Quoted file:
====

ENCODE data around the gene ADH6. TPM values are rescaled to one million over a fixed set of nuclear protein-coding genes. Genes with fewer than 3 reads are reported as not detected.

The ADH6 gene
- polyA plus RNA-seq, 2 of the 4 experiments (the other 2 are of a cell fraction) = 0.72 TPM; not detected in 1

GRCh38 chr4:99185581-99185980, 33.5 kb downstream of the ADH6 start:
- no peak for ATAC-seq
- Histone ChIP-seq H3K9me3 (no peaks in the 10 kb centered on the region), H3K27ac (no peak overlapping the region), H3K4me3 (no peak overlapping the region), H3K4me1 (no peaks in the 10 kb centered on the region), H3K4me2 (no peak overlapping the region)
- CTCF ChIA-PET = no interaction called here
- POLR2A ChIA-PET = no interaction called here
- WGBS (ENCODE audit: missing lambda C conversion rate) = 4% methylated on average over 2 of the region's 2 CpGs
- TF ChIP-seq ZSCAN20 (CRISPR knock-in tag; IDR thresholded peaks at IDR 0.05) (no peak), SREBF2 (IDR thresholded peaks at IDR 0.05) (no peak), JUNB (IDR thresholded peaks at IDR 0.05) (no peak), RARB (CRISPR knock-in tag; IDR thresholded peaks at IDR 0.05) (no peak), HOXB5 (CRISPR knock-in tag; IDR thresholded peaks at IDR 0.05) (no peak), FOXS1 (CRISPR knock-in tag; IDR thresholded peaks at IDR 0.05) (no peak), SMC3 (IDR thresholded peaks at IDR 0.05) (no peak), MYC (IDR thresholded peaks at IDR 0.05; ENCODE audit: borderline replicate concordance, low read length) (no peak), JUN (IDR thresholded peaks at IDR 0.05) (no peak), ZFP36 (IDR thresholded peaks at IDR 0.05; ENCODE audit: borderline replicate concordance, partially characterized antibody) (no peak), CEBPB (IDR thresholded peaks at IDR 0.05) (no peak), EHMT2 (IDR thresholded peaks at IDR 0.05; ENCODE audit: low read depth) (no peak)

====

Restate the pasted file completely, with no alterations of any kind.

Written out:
ENCODE data around the gene ADH6. TPM values are rescaled to one million over a fixed set of nuclear protein-coding genes. Genes with fewer than 3 reads are reported as not detected.

The ADH6 gene
- polyA plus RNA-seq, 2 of the 4 experiments (the other 2 are of a cell fraction) = 0.72 TPM; not detected in 1

GRCh38 chr4:99185581-99185980, 33.5 kb downstream of the ADH6 start:
- no peak for ATAC-seq
- Histone ChIP-seq H3K9me3 (no peaks in the 10 kb centered on the region), H3K27ac (no peak overlapping the region), H3K4me3 (no peak overlapping the region), H3K4me1 (no peaks in the 10 kb centered on the region), H3K4me2 (no peak overlapping the region)
- CTCF ChIA-PET = no interaction called here
- POLR2A ChIA-PET = no interaction called here
- WGBS (ENCODE audit: missing lambda C conversion rate) = 4% methylated on average over 2 of the region's 2 CpGs
- TF ChIP-seq ZSCAN20 (CRISPR knock-in tag; IDR thresholded peaks at IDR 0.05) (no peak), SREBF2 (IDR thresholded peaks at IDR 0.05) (no peak), JUNB (IDR thresholded peaks at IDR 0.05) (no peak), RARB (CRISPR knock-in tag; IDR thresholded peaks at IDR 0.05) (no peak), HOXB5 (CRISPR knock-in tag; IDR thresholded peaks at IDR 0.05) (no peak), FOXS1 (CRISPR knock-in tag; IDR thresholded peaks at IDR 0.05) (no peak), SMC3 (IDR thresholded peaks at IDR 0.05) (no peak), MYC (IDR thresholded peaks at IDR 0.05; ENCODE audit: borderline replicate concordance, low read length) (no peak), JUN (IDR thresholded peaks at IDR 0.05) (no peak), ZFP36 (IDR thresholded peaks at IDR 0.05; ENCODE audit: borderline replicate concordance, partially characterized antibody) (no peak), CEBPB (IDR thresholded peaks at IDR 0.05) (no peak), EHMT2 (IDR thresholded peaks at IDR 0.05; ENCODE audit: low read depth) (no peak)